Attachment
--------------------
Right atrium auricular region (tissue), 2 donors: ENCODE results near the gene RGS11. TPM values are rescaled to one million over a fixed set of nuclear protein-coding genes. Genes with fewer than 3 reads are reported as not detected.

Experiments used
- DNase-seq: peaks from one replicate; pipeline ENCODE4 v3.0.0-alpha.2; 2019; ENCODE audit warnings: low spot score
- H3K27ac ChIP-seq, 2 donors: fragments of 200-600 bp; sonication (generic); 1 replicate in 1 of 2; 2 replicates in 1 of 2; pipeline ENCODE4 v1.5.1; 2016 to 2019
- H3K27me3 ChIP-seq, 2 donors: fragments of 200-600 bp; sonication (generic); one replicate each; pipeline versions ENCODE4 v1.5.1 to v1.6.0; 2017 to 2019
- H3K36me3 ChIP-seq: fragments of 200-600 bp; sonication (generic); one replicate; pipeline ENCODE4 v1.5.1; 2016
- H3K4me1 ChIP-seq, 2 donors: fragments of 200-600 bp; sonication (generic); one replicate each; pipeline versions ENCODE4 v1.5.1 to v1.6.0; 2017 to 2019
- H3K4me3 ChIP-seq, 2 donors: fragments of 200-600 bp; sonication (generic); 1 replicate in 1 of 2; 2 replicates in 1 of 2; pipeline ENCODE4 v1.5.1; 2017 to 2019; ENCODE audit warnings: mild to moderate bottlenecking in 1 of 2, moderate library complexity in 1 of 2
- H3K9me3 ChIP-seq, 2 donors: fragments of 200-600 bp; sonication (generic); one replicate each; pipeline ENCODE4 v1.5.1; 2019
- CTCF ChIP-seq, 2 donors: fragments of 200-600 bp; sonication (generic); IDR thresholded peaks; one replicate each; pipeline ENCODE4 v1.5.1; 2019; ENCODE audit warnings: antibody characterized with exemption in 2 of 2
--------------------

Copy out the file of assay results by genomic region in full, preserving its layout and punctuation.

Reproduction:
Right atrium auricular region (tissue), 2 donors: ENCODE results near the gene RGS11. TPM values are rescaled to one million over a fixed set of nuclear protein-coding genes. Genes with fewer than 3 reads are reported as not detected.

Experiments used
- DNase-seq: peaks from one replicate; pipeline ENCODE4 v3.0.0-alpha.2; 2019; ENCODE audit warnings: low spot score
- H3K27ac ChIP-seq, 2 donors: fragments of 200-600 bp; sonication (generic); 1 replicate in 1 of 2; 2 replicates in 1 of 2; pipeline ENCODE4 v1.5.1; 2016 to 2019
- H3K27me3 ChIP-seq, 2 donors: fragments of 200-600 bp; sonication (generic); one replicate each; pipeline versions ENCODE4 v1.5.1 to v1.6.0; 2017 to 2019
- H3K36me3 ChIP-seq: fragments of 200-600 bp; sonication (generic); one replicate; pipeline ENCODE4 v1.5.1; 2016
- H3K4me1 ChIP-seq, 2 donors: fragments of 200-600 bp; sonication (generic); one replicate each; pipeline versions ENCODE4 v1.5.1 to v1.6.0; 2017 to 2019
- H3K4me3 ChIP-seq, 2 donors: fragments of 200-600 bp; sonication (generic); 1 replicate in 1 of 2; 2 replicates in 1 of 2; pipeline ENCODE4 v1.5.1; 2017 to 2019; ENCODE audit warnings: mild to moderate bottlenecking in 1 of 2, moderate library complexity in 1 of 2
- H3K9me3 ChIP-seq, 2 donors: fragments of 200-600 bp; sonication (generic); one replicate each; pipeline ENCODE4 v1.5.1; 2019
- CTCF ChIP-seq, 2 donors: fragments of 200-600 bp; sonication (generic); IDR thresholded peaks; one replicate each; pipeline ENCODE4 v1.5.1; 2019; ENCODE audit warnings: antibody characterized with exemption in 2 of 2